Petraeus & Crocker Receive Honors

October 7, 2008

Yesterday, the State Department bestowed it’s highest awards upon two gentlemen who couldn’t be more deserving. Secretary of State Condoleezza Rice presented the Distinguished Service Award to General David Petraeus and Ambassador Ryan Crocker, emphasizing that no one was more deserving of the honor than these two gentlemen.

“May you accept this award as but a small down payment on the vast and enduring gratitude that our entire nation owes to each of you, and may you depart your post in Iraq … confident in knowledge that you have made an immeasurable contribution to the success of Iraq and to the security of our beloved country,” she said.1

During the twenty months that he commanded the Multinational Force in Iraq and his being instrumental in the success of the surge, which placed an additional 33,000 Troops on the ground in the country, to quell the violence in the country, which resulted in an 80% drop of violence in the country, Petraeus weathered a storm of criticism from politicians as well as citizens in our country. He never wavered from his belief that the surge could work, and he was right.

“Under General Petraeus’s leadership, U.S. and coalition troops have not only taken the fight to the enemies of Iraq. They have focused on securing the people of Iraq,” Rice said. “They have turned adversaries into allies, and they have provided the new Iraqi army with the training and support it needs to emerge as an increasingly capable and self-sufficient force.”2

Petraeus who is set to take over as commander of U.S. Central Command, accepted his award humbly, on behalf of the military personnel that he served with in Iraq and their families, who have endured the repeated separations of multiple deployments. General Petraeus told the audience that in his final letter to the Troops, prior to leaving Iraq, he told them that he could not a greater honor or privelage than having served with them. He was also quick to point out that had it not been for the diplomatic efforts of Crocker, that the improvements seen in Iraq, could not have been realized.((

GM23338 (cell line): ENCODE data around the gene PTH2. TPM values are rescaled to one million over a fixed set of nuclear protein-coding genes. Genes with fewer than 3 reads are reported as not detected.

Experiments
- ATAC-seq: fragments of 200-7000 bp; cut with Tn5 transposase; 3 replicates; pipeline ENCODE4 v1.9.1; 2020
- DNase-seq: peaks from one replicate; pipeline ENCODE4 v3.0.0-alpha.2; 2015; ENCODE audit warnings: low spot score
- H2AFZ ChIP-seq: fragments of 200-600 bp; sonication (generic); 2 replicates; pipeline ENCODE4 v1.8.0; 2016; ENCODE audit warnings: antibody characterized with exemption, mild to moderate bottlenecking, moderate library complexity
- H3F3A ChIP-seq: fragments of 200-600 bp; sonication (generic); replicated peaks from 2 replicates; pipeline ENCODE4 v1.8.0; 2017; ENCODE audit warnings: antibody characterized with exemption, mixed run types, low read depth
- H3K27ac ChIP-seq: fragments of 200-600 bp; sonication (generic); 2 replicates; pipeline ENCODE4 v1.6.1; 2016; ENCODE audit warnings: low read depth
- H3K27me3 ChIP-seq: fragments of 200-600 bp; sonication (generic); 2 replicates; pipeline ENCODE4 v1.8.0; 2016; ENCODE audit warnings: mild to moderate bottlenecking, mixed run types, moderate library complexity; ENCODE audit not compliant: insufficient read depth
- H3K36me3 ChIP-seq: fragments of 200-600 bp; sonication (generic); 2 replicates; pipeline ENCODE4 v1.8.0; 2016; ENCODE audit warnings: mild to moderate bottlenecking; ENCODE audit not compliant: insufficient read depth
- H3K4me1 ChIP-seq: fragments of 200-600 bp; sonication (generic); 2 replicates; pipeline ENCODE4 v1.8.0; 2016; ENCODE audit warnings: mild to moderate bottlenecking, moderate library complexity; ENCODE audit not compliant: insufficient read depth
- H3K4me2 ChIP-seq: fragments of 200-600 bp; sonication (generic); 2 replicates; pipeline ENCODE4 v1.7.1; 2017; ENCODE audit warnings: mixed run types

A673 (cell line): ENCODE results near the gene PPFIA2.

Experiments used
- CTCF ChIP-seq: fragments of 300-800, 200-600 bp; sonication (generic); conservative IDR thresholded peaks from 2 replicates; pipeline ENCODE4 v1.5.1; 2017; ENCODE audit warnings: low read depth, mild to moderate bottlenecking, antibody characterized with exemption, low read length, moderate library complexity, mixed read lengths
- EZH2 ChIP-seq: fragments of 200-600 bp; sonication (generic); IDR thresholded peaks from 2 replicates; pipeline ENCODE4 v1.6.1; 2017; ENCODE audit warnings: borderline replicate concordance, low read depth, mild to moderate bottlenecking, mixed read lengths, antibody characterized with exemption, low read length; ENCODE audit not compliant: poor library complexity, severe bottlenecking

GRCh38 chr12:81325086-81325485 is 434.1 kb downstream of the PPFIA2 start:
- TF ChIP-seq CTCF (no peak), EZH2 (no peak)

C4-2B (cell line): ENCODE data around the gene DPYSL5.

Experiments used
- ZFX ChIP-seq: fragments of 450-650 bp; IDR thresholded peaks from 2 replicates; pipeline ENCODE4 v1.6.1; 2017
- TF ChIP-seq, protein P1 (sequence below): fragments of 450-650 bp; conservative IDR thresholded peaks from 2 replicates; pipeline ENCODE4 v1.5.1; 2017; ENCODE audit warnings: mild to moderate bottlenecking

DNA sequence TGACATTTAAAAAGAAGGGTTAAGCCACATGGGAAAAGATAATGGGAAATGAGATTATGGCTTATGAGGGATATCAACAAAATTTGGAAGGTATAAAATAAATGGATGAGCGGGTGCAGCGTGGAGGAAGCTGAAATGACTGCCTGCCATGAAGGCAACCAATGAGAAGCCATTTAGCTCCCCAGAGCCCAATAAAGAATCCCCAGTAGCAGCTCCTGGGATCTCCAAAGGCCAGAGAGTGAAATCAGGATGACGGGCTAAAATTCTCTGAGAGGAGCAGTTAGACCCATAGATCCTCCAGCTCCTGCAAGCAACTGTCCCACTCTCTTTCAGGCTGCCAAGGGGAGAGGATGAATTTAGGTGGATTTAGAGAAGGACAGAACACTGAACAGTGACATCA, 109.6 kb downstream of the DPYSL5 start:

“No soldier could be so privileged as to have such a great diplomatic partner, and it was a great honor for me to be his military wingman,” Petraeus said of Crocker.3

Defense Secretary Robert Gates also praised the efforts of both men, and the partnership they forged together, to get the job done. Crocker, accepted his award via video teleconference, from Iraq. He praised the relationship he had with General Petraeus and said he felt that he was the greatest military commander of his generation.

“Thanks to all of you, my colleagues, and thanks to my colleagues who wear the uniforms of our great military for what truly is a total partnership,” he said.4

I can’t think of two more deserving men for this award, than General Petraeus and Ambassador Crocker, except perhaps the men and women, who executed and are still executing this plan, with the grace and dignity that is so constant in the ranks of our country’s military.

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